November 15, 2006 07:15 ET

REMINDER: ORLive Presents: Jefferson Spine Surgeons to Demonstrate Procedures to Treat Severe, Chronic Back Pain During Real-Time CME Webcast

Webcast November 15, 2006 at 12:00 PM EST (17:00 UTC) From Thomas Jefferson University Hospital

PHILADELPHIA, PA -- (MARKET WIRE) -- November 15, 2006 -- Healthcare professionals and public audiences from around the globe are invited to watch live through the web as internationally recognized spine specialists from Thomas Jefferson University Hospital in Philadelphia demonstrate a lumbar laminectomy and a transforaminal lumbar interbody fusion, or TLIF. Performed to alleviate severe, chronic lower back and leg pain associated with herniated discs, degenerative disk disease, scoliosis, and other related conditions, the procedures will be broadcast live via webcast on on Wednesday, November 15, 2006, from 12:00 p.m. to 1:00 pm. All viewers will be able to ask questions online during the surgery and physicians can earn CME credit.

James Harrop, M.D., assistant professor of Neurological Surgery at Thomas Jefferson University, and Todd J. Albert, M.D., professor and vice-chair of the Department of Orthopaedic Surgery at Jefferson Medical College and Thomas Jefferson University Hospital, will perform the procedures as Dr. Albert narrates. The two surgeons are members of a team of leading experts from the departments of Neurological Surgery and Orthopaedic Surgery which comprise Jefferson's Spine Program, one of the busiest in the country exclusively dedicated to treating patients with disorders of the spine and spinal cord.

According to the American Academy of Orthopaedic Surgeons (AAOS), 80 percent of the population will be affected by back pain at some point in their lives, and of these, 85 percent will report the lower back as their primary site of pain. As the second leading cause of absenteeism from work, after the common cold (AAOS), and the second most common medical complaint in the U.S. (New England Journal of Medicine), it is no surprise that doctors have strived to develop innovative treatments for this widespread, debilitating ailment. When more conservative treatments such as anti-inflammatory medications and physical therapy do not help, surgery becomes an option.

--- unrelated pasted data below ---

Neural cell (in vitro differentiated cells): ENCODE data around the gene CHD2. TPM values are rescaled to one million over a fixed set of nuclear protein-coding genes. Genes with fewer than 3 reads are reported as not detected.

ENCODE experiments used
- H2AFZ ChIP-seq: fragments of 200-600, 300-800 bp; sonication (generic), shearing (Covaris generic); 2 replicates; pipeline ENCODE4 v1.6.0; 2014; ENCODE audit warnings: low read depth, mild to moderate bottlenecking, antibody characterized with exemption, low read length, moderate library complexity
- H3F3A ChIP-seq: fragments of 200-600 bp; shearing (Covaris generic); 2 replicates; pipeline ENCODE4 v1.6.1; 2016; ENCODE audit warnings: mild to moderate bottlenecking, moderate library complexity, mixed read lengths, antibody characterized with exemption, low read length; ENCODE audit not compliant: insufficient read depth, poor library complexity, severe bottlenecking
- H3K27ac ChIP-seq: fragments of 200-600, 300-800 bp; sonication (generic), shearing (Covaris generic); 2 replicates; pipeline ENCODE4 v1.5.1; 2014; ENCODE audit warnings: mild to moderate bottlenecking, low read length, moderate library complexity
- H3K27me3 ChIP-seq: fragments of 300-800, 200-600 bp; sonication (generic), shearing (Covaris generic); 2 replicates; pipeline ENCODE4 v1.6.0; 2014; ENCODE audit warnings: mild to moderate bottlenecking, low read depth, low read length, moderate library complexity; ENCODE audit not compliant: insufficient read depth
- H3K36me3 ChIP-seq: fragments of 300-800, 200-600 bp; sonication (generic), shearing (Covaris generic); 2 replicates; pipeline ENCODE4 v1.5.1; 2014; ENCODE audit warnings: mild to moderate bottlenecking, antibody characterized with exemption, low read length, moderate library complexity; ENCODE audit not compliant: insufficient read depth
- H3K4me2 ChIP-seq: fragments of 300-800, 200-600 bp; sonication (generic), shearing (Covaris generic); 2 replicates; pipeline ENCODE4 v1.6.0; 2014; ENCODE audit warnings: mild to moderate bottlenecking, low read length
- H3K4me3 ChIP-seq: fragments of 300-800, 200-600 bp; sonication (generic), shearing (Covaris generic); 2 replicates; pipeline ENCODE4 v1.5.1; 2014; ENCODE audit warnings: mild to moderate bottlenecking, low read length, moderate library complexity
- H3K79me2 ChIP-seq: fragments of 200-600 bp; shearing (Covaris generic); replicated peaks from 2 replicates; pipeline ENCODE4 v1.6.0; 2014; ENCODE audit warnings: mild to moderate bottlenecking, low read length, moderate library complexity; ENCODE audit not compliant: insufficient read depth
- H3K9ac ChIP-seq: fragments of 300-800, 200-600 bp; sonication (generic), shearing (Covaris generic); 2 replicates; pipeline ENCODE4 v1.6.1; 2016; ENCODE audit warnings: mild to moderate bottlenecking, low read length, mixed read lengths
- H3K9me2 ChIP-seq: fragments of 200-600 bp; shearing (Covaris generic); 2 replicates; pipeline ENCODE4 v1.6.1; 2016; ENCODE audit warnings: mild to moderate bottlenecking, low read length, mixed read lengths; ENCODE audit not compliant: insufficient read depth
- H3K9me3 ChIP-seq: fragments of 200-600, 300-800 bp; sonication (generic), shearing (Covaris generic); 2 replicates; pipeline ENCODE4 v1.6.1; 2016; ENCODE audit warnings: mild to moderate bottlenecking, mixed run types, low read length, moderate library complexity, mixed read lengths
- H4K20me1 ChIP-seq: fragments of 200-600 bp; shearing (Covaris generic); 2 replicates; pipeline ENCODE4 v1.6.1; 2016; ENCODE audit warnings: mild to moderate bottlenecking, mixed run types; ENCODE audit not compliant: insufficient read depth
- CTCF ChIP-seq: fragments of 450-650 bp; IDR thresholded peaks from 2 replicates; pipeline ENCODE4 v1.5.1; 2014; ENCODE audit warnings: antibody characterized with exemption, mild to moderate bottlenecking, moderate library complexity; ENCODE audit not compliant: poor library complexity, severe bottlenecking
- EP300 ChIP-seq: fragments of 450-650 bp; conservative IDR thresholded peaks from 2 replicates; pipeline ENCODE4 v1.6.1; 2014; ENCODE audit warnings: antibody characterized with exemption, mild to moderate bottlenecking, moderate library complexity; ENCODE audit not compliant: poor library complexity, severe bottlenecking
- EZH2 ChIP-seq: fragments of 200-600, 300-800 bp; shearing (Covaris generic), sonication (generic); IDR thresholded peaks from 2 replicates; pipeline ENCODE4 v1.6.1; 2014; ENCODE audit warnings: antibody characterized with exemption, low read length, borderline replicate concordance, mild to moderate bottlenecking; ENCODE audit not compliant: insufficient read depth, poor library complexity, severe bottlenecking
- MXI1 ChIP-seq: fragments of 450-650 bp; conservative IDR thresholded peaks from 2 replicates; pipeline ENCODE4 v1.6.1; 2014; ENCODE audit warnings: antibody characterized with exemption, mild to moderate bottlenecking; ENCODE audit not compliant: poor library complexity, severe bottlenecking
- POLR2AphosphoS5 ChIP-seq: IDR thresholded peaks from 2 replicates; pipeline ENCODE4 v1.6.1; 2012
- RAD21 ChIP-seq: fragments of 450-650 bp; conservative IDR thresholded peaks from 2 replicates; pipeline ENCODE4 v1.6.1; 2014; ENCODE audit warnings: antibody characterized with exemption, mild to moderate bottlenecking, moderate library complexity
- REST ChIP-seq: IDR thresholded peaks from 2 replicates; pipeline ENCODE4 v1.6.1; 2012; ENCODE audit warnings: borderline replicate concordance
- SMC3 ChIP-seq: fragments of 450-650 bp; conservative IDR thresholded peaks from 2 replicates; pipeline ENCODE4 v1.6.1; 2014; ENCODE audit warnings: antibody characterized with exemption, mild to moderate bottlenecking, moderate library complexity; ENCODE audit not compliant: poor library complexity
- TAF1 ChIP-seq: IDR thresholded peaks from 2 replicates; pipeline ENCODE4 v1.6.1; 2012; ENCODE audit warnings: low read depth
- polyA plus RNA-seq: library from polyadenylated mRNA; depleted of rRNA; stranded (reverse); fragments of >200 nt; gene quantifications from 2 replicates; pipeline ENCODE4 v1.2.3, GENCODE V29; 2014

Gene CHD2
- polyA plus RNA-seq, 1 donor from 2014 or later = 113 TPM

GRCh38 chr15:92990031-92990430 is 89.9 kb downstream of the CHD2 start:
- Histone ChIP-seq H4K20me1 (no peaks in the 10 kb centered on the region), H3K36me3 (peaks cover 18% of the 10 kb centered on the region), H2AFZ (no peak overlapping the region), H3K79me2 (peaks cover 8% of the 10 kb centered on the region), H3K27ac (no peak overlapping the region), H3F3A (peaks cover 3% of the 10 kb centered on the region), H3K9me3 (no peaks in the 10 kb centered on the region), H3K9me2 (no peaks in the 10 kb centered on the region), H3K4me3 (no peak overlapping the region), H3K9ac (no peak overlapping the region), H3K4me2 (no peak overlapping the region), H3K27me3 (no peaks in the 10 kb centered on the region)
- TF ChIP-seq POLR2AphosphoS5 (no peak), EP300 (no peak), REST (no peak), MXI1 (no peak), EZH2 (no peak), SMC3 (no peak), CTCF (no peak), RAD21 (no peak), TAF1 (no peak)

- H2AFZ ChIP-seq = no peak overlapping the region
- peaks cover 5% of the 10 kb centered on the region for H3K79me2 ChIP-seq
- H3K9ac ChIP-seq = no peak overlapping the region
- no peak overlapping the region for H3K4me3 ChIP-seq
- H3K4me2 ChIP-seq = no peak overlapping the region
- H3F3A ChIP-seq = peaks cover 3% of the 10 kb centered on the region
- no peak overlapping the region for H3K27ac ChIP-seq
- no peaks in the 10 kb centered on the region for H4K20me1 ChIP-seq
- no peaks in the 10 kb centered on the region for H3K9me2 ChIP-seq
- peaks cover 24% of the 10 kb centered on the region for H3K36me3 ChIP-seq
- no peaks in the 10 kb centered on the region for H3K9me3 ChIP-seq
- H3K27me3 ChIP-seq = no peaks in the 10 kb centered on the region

A lumbar laminectomy, or lumbar decompression, is performed to treat spinal stenosis, a narrowing of the spinal canal that puts pressure on the nerves in the lower back, which causes symptoms in nearly 500,000 Americans over the age of 50. Used to manage related conditions involving deformities of the vertebrae, such as spondylolisthesis or scoliosis, a transforaminal lumbar interbody fusion (TLIF) is an innovative, sometimes safer, more efficient alternative to other anterior and posterior-approach fusion procedures. Both conditions cause pain and weakness in the lower back and legs, leading to walking difficulty in many patients.

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